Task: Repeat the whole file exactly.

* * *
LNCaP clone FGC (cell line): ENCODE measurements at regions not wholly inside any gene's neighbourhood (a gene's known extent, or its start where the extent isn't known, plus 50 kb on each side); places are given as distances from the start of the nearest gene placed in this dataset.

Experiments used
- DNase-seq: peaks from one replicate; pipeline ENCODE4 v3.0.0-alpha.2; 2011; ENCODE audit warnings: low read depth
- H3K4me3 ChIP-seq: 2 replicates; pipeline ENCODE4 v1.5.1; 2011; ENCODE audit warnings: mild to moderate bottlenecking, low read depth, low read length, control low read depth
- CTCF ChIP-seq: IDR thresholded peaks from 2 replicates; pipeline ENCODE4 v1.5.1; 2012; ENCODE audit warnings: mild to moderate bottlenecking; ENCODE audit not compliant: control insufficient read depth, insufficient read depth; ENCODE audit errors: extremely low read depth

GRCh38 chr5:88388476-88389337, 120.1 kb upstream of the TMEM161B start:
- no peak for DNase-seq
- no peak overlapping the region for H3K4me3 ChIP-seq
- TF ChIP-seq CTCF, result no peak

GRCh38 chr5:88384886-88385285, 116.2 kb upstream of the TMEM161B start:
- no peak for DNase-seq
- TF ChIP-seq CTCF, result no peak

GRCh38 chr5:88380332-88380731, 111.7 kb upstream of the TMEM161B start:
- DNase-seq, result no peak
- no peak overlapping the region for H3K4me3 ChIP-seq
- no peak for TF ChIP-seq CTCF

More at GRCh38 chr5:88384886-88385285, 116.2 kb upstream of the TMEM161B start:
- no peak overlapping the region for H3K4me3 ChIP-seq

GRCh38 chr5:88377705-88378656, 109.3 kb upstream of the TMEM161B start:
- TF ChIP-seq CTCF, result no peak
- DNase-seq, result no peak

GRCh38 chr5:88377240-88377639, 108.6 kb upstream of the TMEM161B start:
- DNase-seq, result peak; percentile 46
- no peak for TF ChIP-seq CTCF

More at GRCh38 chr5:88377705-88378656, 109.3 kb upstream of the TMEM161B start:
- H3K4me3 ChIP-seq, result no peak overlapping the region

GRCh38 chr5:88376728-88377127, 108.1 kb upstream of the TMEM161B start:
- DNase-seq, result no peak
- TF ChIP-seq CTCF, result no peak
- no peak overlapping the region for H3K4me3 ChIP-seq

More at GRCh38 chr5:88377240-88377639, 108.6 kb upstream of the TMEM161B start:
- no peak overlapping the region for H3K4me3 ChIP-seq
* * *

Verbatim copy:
LNCaP clone FGC (cell line): ENCODE measurements at regions not wholly inside any gene's neighbourhood (a gene's known extent, or its start where the extent isn't known, plus 50 kb on each side); places are given as distances from the start of the nearest gene placed in this dataset.

Experiments used
- DNase-seq: peaks from one replicate; pipeline ENCODE4 v3.0.0-alpha.2; 2011; ENCODE audit warnings: low read depth
- H3K4me3 ChIP-seq: 2 replicates; pipeline ENCODE4 v1.5.1; 2011; ENCODE audit warnings: mild to moderate bottlenecking, low read depth, low read length, control low read depth
- CTCF ChIP-seq: IDR thresholded peaks from 2 replicates; pipeline ENCODE4 v1.5.1; 2012; ENCODE audit warnings: mild to moderate bottlenecking; ENCODE audit not compliant: control insufficient read depth, insufficient read depth; ENCODE audit errors: extremely low read depth

GRCh38 chr5:88388476-88389337, 120.1 kb upstream of the TMEM161B start:
- no peak for DNase-seq
- no peak overlapping the region for H3K4me3 ChIP-seq
- TF ChIP-seq CTCF, result no peak

GRCh38 chr5:88384886-88385285, 116.2 kb upstream of the TMEM161B start:
- no peak for DNase-seq
- TF ChIP-seq CTCF, result no peak

GRCh38 chr5:88380332-88380731, 111.7 kb upstream of the TMEM161B start:
- DNase-seq, result no peak
- no peak overlapping the region for H3K4me3 ChIP-seq
- no peak for TF ChIP-seq CTCF

More at GRCh38 chr5:88384886-88385285, 116.2 kb upstream of the TMEM161B start:
- no peak overlapping the region for H3K4me3 ChIP-seq

GRCh38 chr5:88377705-88378656, 109.3 kb upstream of the TMEM161B start:
- TF ChIP-seq CTCF, result no peak
- DNase-seq, result no peak

GRCh38 chr5:88377240-88377639, 108.6 kb upstream of the TMEM161B start:
- DNase-seq, result peak; percentile 46
- no peak for TF ChIP-seq CTCF

More at GRCh38 chr5:88377705-88378656, 109.3 kb upstream of the TMEM161B start:
- H3K4me3 ChIP-seq, result no peak overlapping the region

GRCh38 chr5:88376728-88377127, 108.1 kb upstream of the TMEM161B start:
- DNase-seq, result no peak
- TF ChIP-seq CTCF, result no peak
- no peak overlapping the region for H3K4me3 ChIP-seq

More at GRCh38 chr5:88377240-88377639, 108.6 kb upstream of the TMEM161B start:
- no peak overlapping the region for H3K4me3 ChIP-seq